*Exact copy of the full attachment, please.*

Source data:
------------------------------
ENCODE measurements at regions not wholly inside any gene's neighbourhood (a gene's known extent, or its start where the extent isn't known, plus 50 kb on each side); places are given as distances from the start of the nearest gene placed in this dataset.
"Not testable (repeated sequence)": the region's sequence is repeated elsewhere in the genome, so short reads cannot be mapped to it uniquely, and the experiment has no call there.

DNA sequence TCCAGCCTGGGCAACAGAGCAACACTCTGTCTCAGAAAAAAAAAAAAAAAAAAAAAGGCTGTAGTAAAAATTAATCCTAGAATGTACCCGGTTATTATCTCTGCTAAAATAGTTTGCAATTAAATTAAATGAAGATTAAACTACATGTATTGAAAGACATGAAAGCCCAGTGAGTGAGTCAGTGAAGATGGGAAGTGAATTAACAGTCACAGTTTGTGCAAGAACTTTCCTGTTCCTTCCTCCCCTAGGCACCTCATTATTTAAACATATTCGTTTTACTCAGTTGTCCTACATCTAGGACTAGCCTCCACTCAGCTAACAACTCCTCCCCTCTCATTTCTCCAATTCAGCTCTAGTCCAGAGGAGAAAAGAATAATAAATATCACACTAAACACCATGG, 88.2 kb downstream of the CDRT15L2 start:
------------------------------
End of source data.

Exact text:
ENCODE measurements at regions not wholly inside any gene's neighbourhood (a gene's known extent, or its start where the extent isn't known, plus 50 kb on each side); places are given as distances from the start of the nearest gene placed in this dataset.
"Not testable (repeated sequence)": the region's sequence is repeated elsewhere in the genome, so short reads cannot be mapped to it uniquely, and the experiment has no call there.

DNA sequence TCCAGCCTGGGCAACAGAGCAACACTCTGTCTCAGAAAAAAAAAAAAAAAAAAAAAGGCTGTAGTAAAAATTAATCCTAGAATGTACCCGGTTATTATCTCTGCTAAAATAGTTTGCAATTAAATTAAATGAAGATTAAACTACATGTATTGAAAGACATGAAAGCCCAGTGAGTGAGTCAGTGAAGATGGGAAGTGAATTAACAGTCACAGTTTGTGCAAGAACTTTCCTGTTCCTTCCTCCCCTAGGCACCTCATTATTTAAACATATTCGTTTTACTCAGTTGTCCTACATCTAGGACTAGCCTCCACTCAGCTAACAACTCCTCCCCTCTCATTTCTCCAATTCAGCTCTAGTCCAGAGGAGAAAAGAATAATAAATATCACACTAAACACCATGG, 88.2 kb downstream of the CDRT15L2 start: